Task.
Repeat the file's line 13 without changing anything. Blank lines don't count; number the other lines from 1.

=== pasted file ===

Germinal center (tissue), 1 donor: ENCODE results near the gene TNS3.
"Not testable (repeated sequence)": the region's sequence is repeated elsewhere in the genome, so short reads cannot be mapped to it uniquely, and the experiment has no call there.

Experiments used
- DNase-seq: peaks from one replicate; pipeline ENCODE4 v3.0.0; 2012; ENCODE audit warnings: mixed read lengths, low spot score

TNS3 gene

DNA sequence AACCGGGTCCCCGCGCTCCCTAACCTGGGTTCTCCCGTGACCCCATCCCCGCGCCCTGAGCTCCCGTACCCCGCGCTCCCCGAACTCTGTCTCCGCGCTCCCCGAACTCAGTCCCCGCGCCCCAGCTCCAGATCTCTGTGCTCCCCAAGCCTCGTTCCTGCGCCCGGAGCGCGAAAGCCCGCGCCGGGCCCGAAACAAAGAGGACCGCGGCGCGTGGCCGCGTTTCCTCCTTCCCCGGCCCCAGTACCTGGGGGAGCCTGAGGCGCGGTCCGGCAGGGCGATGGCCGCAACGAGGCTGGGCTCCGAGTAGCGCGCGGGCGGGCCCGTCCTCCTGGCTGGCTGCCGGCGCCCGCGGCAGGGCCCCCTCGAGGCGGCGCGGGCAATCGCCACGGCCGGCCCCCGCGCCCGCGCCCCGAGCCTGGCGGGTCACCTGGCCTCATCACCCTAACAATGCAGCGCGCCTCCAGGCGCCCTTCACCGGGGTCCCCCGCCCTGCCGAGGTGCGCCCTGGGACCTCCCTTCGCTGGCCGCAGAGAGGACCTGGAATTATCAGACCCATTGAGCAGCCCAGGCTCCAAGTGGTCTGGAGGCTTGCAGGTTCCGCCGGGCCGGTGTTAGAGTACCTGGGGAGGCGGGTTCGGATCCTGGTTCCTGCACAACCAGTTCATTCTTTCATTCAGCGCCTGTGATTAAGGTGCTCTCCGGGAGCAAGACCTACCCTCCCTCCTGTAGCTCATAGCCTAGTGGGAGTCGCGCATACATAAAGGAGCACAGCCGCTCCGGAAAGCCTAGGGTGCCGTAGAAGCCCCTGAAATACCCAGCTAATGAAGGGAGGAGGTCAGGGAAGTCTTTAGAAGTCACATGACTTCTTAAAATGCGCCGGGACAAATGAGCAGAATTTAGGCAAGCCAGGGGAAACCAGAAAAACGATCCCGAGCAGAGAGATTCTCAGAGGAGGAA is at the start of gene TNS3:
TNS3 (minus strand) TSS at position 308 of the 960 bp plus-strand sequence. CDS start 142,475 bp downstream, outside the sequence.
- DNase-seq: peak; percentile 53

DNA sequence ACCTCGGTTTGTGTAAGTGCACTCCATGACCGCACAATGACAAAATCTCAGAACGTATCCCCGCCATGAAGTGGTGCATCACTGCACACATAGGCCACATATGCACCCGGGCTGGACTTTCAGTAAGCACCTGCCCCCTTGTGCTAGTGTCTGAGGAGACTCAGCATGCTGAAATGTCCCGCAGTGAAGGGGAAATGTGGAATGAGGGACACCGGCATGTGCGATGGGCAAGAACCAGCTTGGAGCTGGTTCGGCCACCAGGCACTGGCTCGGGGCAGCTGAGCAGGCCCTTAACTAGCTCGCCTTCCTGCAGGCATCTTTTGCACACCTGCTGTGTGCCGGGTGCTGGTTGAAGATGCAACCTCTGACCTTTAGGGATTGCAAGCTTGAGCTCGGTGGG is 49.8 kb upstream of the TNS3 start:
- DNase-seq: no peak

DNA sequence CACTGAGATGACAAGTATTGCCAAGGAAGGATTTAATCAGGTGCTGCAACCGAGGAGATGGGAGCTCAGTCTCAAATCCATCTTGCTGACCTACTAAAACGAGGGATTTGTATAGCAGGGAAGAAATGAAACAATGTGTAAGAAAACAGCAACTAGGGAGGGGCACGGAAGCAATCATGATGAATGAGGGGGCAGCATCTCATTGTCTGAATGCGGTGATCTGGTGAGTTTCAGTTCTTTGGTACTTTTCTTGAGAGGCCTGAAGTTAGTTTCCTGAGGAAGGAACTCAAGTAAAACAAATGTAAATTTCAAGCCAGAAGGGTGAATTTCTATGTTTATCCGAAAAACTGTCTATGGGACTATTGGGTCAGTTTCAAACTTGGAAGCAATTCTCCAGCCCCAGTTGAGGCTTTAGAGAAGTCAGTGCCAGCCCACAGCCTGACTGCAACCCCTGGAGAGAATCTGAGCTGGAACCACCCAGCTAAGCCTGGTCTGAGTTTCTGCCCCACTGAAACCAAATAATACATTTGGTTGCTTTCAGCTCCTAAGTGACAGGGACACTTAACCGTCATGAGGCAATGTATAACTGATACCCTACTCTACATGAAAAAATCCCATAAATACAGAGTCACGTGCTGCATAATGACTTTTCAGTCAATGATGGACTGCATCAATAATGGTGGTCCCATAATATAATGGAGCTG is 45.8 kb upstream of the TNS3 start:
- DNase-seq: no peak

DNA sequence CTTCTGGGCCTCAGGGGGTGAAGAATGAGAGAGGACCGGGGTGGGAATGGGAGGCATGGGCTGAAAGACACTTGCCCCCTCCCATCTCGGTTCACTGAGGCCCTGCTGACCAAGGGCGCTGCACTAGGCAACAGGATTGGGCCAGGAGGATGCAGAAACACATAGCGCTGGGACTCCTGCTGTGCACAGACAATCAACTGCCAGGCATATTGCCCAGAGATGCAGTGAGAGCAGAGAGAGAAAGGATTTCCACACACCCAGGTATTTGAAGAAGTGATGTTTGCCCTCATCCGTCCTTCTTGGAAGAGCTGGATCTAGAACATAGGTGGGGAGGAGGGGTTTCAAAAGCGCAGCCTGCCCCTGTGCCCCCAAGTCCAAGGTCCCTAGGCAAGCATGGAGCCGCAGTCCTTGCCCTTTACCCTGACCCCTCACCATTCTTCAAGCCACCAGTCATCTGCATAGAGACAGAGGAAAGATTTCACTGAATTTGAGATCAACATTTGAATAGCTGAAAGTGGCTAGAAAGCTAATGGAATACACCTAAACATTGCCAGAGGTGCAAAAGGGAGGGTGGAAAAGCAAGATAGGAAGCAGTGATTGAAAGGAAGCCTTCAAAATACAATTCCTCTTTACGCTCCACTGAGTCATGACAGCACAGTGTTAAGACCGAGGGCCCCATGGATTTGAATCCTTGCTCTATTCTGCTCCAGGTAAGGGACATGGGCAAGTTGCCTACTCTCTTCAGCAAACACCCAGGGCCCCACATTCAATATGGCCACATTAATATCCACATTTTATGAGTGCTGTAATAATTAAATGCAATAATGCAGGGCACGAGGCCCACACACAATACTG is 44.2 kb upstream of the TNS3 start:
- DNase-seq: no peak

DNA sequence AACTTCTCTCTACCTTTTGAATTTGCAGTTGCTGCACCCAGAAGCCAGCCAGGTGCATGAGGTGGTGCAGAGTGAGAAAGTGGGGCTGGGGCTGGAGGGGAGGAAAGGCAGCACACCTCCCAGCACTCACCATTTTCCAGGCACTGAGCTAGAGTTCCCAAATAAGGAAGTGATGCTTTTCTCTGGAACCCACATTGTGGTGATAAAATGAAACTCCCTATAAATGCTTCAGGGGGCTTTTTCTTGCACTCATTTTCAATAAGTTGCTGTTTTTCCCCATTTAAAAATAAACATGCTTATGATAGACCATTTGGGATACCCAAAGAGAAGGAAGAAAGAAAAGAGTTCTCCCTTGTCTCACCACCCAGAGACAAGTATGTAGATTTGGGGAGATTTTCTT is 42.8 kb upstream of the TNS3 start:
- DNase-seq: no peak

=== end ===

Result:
DNA sequence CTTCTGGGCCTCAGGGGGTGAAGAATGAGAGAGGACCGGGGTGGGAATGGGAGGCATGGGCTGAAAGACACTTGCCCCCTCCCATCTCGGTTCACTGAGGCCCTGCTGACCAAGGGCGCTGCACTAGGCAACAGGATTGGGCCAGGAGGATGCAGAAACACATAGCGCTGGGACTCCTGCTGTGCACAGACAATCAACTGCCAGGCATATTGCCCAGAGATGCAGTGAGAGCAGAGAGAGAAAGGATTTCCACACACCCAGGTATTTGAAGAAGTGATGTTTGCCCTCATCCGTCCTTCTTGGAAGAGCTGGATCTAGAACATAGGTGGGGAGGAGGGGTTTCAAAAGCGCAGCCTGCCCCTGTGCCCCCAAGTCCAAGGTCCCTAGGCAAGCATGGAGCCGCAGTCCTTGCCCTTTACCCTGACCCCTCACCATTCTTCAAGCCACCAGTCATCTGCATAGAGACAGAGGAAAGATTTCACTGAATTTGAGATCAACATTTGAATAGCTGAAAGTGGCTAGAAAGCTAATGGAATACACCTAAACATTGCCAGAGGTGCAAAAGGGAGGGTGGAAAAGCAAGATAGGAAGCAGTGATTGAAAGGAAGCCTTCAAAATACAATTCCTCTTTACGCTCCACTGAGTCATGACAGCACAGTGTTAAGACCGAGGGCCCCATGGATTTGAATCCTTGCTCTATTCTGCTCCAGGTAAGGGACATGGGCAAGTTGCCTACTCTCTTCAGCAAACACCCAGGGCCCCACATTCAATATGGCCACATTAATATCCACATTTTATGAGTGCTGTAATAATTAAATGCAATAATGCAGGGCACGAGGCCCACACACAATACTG is 44.2 kb upstream of the TNS3 start: